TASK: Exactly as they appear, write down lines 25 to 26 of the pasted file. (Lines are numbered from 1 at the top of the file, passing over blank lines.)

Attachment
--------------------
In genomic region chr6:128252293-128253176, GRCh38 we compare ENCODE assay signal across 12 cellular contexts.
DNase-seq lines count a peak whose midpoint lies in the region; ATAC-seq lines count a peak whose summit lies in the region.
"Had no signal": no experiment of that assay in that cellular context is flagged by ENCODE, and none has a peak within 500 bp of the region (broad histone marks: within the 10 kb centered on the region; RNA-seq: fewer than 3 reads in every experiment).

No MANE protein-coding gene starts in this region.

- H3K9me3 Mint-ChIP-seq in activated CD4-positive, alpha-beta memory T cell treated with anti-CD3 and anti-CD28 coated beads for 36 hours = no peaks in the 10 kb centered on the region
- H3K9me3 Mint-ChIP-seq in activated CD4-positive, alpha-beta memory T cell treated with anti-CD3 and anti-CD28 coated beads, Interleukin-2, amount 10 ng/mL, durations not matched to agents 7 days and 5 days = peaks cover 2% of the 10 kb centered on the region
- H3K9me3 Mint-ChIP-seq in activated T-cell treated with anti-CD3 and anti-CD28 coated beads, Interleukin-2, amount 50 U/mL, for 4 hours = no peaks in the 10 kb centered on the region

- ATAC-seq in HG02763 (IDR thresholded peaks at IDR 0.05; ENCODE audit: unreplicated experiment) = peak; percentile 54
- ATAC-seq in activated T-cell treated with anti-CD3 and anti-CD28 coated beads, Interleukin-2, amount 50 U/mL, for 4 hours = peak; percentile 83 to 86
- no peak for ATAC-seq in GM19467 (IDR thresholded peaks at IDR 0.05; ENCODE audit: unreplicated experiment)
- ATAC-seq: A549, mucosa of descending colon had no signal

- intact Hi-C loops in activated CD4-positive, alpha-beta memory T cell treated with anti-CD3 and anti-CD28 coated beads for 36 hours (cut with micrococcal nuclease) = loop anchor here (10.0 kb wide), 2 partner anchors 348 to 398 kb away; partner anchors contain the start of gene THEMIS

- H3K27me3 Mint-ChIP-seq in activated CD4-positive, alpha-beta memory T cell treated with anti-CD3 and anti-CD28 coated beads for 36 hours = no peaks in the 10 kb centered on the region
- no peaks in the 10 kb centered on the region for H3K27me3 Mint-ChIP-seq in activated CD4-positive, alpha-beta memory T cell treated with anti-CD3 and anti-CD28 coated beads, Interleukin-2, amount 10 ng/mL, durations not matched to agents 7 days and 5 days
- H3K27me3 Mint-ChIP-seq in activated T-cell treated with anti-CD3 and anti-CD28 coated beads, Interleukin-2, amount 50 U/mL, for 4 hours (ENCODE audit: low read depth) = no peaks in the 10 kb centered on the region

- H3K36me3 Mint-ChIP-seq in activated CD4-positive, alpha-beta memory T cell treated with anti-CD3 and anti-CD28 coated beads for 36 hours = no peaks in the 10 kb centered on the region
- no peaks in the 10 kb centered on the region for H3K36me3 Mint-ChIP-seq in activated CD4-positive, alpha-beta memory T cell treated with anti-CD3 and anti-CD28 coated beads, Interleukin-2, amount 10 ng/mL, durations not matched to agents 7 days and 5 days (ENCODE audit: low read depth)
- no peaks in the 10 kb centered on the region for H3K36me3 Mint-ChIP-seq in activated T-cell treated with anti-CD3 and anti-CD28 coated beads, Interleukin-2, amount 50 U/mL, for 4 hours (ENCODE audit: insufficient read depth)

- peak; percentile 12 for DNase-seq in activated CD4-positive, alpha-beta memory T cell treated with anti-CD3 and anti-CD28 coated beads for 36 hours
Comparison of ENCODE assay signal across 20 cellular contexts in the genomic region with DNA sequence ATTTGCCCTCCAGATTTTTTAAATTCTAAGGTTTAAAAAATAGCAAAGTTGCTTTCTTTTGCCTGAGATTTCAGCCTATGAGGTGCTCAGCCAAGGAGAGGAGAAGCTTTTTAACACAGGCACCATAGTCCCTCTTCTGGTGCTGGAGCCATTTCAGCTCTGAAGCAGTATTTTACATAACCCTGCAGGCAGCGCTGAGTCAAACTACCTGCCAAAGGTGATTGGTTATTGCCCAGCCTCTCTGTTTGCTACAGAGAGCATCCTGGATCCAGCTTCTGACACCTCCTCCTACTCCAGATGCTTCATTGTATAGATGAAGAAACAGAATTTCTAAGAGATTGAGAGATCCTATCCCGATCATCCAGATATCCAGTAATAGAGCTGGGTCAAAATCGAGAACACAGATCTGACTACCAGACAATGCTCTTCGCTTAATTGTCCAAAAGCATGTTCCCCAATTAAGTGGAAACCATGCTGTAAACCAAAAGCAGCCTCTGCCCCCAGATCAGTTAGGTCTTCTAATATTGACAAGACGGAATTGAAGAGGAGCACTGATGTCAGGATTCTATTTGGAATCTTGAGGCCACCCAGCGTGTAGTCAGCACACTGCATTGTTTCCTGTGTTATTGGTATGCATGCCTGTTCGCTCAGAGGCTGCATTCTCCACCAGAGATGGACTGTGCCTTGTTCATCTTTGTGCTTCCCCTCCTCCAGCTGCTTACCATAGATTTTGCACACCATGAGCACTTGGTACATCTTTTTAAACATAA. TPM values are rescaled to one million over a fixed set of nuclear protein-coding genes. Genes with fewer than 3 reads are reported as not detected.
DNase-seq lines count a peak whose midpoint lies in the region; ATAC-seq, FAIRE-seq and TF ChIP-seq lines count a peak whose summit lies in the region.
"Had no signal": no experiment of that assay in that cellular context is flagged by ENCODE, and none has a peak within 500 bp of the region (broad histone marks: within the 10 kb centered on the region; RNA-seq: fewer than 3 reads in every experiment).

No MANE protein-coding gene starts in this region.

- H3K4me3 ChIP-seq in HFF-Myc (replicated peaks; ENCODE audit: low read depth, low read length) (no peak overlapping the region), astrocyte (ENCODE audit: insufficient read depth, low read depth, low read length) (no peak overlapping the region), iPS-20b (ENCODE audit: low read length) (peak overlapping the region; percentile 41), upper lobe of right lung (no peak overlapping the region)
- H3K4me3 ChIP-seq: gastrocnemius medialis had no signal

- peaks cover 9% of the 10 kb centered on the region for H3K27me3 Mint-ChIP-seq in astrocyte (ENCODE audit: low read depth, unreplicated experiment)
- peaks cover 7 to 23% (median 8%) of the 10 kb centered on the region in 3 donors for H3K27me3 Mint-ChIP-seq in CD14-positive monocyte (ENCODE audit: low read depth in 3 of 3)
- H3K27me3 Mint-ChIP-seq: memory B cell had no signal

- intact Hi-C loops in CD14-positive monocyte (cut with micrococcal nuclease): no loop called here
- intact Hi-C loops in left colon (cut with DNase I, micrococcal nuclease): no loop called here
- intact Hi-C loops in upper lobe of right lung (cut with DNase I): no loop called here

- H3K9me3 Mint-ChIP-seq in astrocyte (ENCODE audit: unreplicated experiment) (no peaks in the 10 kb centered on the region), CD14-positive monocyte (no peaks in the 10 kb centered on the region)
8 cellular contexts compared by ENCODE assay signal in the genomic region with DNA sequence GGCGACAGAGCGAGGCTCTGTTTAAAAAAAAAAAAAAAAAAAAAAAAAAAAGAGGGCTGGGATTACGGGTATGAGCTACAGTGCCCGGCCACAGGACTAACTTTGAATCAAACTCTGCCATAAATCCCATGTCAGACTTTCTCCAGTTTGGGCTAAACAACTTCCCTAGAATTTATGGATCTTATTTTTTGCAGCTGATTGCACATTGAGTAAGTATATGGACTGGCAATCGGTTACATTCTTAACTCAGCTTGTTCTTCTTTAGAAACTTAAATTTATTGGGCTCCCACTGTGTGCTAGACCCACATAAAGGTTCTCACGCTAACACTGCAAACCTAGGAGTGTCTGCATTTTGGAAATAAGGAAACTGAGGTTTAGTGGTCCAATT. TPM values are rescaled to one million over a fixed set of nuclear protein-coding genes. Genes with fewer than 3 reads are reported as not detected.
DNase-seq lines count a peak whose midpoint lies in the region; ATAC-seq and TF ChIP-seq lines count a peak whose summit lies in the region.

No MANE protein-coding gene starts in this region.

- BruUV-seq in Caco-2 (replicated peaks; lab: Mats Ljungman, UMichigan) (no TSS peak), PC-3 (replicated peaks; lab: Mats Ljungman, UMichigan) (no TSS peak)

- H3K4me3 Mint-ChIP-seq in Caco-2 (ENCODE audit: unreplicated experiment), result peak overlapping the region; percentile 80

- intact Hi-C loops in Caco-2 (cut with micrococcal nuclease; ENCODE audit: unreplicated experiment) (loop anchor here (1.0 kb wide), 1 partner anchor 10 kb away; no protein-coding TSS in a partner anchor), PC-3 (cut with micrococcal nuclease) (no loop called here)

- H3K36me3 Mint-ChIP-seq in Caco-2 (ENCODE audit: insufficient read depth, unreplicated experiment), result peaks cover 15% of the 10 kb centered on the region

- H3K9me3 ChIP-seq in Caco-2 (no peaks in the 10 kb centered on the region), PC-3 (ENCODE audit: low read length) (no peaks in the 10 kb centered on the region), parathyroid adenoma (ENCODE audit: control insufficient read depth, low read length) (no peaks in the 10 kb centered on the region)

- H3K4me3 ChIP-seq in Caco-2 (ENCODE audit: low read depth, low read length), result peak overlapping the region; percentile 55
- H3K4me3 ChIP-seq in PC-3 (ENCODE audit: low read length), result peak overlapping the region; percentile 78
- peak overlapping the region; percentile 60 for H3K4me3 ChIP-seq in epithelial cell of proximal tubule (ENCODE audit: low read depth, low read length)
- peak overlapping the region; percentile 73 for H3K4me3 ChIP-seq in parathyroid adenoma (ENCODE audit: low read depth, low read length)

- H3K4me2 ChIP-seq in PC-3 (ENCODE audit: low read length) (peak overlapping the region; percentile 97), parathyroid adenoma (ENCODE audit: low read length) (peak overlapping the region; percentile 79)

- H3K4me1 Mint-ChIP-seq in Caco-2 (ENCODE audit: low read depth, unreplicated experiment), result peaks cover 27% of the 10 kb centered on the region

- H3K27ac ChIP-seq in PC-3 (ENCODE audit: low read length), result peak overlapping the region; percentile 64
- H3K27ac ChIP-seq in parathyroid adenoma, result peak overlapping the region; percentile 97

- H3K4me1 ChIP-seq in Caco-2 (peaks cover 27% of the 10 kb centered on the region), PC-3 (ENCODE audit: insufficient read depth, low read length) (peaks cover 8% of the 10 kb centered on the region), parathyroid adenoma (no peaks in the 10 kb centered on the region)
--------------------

- H3K4me3 ChIP-seq: gastrocnemius medialis had no signal

- peaks cover 9% of the 10 kb centered on the region for H3K27me3 Mint-ChIP-seq in astrocyte (ENCODE audit: low read depth, unreplicated experiment)